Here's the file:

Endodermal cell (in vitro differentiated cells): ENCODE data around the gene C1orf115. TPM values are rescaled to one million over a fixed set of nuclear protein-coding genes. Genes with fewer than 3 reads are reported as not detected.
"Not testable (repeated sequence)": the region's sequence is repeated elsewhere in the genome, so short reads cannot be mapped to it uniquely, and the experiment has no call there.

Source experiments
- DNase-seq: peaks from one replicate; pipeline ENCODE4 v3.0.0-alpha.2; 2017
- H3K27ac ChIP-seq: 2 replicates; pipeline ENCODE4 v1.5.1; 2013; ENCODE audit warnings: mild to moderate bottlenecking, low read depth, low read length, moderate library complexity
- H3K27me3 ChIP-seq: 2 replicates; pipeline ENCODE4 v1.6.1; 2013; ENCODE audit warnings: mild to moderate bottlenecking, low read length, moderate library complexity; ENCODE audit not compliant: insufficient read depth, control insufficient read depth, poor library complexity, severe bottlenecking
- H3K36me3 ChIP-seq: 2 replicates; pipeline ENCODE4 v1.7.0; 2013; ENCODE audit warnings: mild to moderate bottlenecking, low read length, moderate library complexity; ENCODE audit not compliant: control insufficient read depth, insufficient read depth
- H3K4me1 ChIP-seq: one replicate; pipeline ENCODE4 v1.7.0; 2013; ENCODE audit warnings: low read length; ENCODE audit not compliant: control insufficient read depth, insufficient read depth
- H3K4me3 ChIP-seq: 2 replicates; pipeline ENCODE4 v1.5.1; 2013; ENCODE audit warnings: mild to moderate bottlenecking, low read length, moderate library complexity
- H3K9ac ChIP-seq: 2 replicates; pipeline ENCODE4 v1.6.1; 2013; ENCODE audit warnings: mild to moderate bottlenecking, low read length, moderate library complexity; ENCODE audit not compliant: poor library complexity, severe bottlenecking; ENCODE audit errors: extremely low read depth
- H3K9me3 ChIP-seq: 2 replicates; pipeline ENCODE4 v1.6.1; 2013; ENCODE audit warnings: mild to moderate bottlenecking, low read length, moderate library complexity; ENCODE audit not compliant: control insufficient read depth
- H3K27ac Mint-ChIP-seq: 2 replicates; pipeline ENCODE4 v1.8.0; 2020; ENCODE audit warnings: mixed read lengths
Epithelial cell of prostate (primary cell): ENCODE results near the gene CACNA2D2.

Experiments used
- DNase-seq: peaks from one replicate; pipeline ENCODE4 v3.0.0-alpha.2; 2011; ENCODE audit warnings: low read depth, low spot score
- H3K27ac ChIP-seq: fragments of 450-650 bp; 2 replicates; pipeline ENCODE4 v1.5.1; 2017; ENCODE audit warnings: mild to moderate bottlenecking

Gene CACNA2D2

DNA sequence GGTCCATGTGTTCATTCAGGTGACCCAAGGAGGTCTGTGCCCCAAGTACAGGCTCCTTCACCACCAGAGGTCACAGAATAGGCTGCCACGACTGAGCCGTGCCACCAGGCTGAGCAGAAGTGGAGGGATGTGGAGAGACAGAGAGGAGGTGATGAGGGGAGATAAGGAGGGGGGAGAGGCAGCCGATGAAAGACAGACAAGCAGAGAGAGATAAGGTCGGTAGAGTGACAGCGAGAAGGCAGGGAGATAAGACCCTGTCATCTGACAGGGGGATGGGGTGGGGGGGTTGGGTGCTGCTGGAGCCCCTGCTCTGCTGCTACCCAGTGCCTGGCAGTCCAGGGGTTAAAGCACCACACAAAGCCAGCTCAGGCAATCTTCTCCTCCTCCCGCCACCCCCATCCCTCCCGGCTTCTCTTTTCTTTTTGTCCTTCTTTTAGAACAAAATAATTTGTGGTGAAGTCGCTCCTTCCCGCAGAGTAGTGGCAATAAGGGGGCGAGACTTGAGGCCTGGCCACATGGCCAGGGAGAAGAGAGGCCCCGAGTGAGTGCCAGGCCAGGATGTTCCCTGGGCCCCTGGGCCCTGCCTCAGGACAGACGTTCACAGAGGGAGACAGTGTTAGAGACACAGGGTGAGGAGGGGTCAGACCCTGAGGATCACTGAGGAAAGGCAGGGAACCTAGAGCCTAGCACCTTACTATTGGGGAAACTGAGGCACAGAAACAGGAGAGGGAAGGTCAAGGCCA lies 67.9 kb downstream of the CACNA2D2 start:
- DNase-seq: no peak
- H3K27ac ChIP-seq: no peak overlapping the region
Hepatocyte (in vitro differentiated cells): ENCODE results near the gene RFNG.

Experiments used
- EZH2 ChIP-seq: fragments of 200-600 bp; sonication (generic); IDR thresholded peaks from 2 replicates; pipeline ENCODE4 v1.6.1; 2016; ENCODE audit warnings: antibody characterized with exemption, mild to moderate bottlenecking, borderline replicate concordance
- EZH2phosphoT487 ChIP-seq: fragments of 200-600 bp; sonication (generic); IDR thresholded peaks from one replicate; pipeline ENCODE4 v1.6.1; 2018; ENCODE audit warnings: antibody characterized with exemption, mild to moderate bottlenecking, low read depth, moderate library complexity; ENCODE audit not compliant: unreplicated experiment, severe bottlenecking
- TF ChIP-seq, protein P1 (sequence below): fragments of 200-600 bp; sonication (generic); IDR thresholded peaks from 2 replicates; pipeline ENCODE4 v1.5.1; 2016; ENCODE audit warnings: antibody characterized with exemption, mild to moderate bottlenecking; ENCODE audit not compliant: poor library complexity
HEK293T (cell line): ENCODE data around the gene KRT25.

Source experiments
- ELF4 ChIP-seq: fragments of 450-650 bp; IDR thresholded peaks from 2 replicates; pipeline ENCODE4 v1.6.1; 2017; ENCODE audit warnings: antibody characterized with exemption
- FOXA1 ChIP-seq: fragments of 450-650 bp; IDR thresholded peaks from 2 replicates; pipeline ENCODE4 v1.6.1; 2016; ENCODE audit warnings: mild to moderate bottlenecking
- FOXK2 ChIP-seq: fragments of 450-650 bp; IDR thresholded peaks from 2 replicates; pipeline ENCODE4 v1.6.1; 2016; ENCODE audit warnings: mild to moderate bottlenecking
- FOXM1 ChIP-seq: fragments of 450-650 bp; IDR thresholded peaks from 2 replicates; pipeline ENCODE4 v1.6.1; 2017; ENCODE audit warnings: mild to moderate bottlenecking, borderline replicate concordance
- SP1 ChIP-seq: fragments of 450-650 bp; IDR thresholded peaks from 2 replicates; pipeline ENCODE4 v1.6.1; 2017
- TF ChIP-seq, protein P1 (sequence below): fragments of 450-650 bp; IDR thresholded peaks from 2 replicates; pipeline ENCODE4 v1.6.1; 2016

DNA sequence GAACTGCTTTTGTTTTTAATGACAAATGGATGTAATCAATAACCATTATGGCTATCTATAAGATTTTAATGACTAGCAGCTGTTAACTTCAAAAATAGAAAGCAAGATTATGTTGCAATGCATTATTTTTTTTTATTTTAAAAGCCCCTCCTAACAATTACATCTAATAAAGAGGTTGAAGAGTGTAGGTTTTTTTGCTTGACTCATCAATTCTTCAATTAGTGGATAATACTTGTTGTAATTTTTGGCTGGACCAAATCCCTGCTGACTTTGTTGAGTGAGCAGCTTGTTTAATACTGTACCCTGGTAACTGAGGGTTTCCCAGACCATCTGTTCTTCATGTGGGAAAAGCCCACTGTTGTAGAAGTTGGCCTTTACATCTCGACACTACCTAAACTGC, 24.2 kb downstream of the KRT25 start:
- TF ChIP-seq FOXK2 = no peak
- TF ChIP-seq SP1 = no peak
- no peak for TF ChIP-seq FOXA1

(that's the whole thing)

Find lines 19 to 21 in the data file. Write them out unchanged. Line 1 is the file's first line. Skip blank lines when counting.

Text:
- DNase-seq: no peak
- H3K27ac ChIP-seq: no peak overlapping the region
Hepatocyte (in vitro differentiated cells): ENCODE results near the gene RFNG.